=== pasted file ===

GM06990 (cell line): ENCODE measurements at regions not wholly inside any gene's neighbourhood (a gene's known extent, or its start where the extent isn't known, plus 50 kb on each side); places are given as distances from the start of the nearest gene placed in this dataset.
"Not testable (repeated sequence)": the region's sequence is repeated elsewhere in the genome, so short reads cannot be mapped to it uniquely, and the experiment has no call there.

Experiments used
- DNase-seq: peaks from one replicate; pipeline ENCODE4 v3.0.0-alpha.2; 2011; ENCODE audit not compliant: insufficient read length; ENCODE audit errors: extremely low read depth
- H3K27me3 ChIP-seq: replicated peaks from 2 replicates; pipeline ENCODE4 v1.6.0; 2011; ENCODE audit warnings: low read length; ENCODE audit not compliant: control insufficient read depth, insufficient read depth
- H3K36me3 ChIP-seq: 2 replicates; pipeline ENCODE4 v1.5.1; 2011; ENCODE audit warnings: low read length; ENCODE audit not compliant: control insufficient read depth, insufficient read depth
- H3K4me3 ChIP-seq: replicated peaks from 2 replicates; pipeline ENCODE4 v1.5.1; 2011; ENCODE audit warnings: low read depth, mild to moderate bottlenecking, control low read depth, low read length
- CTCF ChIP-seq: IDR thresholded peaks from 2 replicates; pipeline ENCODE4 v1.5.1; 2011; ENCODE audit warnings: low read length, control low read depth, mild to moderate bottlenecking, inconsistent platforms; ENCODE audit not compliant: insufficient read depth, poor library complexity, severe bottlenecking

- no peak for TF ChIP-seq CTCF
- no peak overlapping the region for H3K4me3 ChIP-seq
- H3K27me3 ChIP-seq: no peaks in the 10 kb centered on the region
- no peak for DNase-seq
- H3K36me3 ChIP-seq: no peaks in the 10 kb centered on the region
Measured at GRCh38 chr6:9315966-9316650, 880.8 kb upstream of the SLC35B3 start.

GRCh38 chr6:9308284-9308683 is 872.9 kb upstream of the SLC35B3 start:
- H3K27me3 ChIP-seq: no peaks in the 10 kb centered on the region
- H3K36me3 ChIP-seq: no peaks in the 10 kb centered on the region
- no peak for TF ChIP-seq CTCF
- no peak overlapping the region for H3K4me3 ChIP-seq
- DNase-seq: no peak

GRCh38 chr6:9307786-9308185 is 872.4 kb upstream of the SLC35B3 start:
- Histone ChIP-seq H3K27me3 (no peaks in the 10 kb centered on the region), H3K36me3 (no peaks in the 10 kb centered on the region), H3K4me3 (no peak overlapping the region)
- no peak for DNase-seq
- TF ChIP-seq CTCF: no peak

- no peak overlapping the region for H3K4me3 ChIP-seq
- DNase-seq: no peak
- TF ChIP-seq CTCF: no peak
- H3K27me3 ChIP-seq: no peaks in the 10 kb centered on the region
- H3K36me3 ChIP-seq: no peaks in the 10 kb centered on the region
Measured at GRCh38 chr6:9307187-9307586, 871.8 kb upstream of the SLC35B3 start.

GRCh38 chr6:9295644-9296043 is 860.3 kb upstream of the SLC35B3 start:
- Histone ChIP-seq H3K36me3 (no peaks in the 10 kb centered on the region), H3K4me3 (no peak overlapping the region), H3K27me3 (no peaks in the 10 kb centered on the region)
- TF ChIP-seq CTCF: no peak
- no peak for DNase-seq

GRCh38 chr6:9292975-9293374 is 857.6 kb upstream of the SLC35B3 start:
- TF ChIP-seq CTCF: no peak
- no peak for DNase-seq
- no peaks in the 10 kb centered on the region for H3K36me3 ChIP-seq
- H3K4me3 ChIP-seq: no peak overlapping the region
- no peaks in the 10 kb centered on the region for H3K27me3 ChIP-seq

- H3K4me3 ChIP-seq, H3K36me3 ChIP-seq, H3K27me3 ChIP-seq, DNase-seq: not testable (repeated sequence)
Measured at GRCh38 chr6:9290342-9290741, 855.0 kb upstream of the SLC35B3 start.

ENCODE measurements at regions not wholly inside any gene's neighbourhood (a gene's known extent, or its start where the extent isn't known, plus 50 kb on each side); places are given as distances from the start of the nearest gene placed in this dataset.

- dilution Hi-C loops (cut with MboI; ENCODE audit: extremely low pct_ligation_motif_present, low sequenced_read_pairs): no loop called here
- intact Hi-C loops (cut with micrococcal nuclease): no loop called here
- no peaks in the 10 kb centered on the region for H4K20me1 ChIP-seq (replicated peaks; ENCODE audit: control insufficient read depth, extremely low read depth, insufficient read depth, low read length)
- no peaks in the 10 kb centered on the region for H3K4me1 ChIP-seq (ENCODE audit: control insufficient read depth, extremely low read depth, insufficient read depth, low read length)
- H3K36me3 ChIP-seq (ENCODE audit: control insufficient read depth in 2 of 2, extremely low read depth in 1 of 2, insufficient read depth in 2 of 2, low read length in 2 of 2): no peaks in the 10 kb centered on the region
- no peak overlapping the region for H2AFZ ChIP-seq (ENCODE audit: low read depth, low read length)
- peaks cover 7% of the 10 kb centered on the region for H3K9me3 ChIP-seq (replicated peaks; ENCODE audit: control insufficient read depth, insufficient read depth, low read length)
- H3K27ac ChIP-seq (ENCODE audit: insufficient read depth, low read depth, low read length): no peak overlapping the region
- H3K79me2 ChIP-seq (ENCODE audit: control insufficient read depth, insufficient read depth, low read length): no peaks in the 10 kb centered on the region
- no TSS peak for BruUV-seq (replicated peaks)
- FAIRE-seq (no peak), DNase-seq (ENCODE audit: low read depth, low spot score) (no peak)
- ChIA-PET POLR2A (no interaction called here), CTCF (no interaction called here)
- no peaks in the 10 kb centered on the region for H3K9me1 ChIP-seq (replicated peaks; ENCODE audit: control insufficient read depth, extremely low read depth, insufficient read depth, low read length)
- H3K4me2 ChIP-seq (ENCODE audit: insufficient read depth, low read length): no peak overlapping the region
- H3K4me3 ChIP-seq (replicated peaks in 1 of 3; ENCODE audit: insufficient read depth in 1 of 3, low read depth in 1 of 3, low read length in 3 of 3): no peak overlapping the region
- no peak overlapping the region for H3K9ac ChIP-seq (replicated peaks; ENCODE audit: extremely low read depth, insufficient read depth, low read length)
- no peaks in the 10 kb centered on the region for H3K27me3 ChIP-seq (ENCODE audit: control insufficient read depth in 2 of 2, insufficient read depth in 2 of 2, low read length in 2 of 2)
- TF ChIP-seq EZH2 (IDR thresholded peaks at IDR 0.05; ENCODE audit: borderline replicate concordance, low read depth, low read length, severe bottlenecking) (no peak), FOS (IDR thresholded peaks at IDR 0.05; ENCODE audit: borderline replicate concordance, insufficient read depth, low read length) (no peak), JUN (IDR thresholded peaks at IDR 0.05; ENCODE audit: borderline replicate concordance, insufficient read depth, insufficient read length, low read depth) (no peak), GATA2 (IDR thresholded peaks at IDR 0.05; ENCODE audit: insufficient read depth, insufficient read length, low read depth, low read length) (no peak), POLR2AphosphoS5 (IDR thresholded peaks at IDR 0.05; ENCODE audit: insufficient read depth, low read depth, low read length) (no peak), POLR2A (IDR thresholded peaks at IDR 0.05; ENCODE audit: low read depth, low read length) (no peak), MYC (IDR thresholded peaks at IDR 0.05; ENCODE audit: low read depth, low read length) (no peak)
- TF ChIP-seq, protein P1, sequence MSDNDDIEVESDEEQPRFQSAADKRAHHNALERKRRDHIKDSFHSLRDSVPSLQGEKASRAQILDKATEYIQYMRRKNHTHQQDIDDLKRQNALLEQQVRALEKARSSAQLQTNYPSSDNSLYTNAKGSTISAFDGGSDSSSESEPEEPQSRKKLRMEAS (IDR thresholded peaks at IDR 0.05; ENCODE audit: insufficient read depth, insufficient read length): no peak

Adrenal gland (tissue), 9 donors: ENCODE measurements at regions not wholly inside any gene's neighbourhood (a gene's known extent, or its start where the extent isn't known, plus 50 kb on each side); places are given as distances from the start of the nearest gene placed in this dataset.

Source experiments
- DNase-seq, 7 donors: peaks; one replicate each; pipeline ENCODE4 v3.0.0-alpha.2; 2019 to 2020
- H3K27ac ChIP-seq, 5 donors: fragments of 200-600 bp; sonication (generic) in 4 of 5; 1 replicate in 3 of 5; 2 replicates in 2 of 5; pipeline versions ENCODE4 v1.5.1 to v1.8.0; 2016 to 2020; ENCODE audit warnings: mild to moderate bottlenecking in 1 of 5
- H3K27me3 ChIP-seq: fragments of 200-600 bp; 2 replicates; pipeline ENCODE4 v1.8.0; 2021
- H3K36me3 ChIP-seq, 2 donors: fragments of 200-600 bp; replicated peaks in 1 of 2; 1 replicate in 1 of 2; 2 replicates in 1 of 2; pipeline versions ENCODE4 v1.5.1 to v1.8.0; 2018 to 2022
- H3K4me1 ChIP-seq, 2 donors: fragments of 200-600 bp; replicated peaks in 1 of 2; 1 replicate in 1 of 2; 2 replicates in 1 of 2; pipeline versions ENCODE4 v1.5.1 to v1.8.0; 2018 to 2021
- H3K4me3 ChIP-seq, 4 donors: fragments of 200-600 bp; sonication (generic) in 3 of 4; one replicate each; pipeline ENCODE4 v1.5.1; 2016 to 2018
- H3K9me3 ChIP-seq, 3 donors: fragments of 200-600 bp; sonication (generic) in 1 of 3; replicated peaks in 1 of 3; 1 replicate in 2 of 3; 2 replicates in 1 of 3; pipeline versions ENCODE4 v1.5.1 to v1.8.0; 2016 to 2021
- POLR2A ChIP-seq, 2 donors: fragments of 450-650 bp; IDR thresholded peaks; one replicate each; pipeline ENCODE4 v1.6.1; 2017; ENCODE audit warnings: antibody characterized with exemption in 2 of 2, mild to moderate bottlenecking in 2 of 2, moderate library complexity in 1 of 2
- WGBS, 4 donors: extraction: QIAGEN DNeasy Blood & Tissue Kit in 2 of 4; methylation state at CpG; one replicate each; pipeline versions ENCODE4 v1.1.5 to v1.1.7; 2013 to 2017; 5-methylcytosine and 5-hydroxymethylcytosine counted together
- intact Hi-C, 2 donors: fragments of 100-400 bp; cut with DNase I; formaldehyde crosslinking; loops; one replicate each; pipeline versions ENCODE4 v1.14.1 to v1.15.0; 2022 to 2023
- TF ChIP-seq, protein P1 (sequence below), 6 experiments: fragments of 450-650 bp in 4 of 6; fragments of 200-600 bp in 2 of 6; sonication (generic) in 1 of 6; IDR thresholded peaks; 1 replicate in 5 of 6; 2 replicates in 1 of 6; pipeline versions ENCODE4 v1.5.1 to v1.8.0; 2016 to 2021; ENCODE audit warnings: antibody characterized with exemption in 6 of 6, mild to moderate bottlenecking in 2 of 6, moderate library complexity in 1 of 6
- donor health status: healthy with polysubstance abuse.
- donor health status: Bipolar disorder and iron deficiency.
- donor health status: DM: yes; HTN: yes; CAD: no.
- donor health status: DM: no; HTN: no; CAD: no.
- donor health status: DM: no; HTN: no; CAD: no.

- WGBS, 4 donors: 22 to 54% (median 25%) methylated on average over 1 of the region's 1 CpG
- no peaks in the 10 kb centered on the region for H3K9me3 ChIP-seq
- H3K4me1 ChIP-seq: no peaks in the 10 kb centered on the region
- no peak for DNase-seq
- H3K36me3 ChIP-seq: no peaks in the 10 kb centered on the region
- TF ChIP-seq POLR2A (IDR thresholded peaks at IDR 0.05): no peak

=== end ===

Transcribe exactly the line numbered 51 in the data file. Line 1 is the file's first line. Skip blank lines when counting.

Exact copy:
- H3K27ac ChIP-seq (ENCODE audit: insufficient read depth, low read depth, low read length): no peak overlapping the region